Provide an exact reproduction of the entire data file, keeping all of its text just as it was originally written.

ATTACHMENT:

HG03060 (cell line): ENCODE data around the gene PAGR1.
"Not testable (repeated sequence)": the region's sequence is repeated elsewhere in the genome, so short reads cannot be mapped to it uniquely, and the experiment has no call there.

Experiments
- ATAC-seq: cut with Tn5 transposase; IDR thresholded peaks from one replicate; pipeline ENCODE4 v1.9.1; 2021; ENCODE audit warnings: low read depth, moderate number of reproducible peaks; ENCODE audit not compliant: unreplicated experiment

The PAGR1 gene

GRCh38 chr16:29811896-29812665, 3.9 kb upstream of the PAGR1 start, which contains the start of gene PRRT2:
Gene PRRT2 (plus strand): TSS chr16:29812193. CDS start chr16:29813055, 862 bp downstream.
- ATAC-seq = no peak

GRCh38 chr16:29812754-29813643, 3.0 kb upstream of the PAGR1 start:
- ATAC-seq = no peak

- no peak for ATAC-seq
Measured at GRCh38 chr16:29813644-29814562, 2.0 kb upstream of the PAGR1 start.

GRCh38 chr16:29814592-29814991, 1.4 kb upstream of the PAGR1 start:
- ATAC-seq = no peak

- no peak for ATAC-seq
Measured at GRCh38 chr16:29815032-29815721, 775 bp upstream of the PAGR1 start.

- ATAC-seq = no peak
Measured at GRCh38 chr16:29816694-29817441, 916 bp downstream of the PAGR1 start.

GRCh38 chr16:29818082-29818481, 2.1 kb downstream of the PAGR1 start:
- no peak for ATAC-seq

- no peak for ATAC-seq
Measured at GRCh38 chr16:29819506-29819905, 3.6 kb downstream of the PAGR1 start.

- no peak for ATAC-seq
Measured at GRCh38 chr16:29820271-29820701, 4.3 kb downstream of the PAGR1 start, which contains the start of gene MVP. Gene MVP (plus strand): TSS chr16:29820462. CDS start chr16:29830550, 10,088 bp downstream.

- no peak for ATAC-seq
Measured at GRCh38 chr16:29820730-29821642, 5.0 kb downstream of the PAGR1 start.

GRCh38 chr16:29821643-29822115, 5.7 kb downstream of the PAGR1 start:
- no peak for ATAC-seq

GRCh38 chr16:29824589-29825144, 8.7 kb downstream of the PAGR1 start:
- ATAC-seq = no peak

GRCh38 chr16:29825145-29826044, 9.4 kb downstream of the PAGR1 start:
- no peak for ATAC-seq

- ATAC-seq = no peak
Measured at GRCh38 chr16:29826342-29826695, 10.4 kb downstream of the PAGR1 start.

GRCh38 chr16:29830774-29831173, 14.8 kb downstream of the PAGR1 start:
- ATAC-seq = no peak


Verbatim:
HG03060 (cell line): ENCODE data around the gene PAGR1.
"Not testable (repeated sequence)": the region's sequence is repeated elsewhere in the genome, so short reads cannot be mapped to it uniquely, and the experiment has no call there.

Experiments
- ATAC-seq: cut with Tn5 transposase; IDR thresholded peaks from one replicate; pipeline ENCODE4 v1.9.1; 2021; ENCODE audit warnings: low read depth, moderate number of reproducible peaks; ENCODE audit not compliant: unreplicated experiment

The PAGR1 gene

GRCh38 chr16:29811896-29812665, 3.9 kb upstream of the PAGR1 start, which contains the start of gene PRRT2:
Gene PRRT2 (plus strand): TSS chr16:29812193. CDS start chr16:29813055, 862 bp downstream.
- ATAC-seq = no peak

GRCh38 chr16:29812754-29813643, 3.0 kb upstream of the PAGR1 start:
- ATAC-seq = no peak

- no peak for ATAC-seq
Measured at GRCh38 chr16:29813644-29814562, 2.0 kb upstream of the PAGR1 start.

GRCh38 chr16:29814592-29814991, 1.4 kb upstream of the PAGR1 start:
- ATAC-seq = no peak

- no peak for ATAC-seq
Measured at GRCh38 chr16:29815032-29815721, 775 bp upstream of the PAGR1 start.

- ATAC-seq = no peak
Measured at GRCh38 chr16:29816694-29817441, 916 bp downstream of the PAGR1 start.

GRCh38 chr16:29818082-29818481, 2.1 kb downstream of the PAGR1 start:
- no peak for ATAC-seq

- no peak for ATAC-seq
Measured at GRCh38 chr16:29819506-29819905, 3.6 kb downstream of the PAGR1 start.

- no peak for ATAC-seq
Measured at GRCh38 chr16:29820271-29820701, 4.3 kb downstream of the PAGR1 start, which contains the start of gene MVP. Gene MVP (plus strand): TSS chr16:29820462. CDS start chr16:29830550, 10,088 bp downstream.

- no peak for ATAC-seq
Measured at GRCh38 chr16:29820730-29821642, 5.0 kb downstream of the PAGR1 start.

GRCh38 chr16:29821643-29822115, 5.7 kb downstream of the PAGR1 start:
- no peak for ATAC-seq

GRCh38 chr16:29824589-29825144, 8.7 kb downstream of the PAGR1 start:
- ATAC-seq = no peak

GRCh38 chr16:29825145-29826044, 9.4 kb downstream of the PAGR1 start:
- no peak for ATAC-seq

- ATAC-seq = no peak
Measured at GRCh38 chr16:29826342-29826695, 10.4 kb downstream of the PAGR1 start.

GRCh38 chr16:29830774-29831173, 14.8 kb downstream of the PAGR1 start:
- ATAC-seq = no peak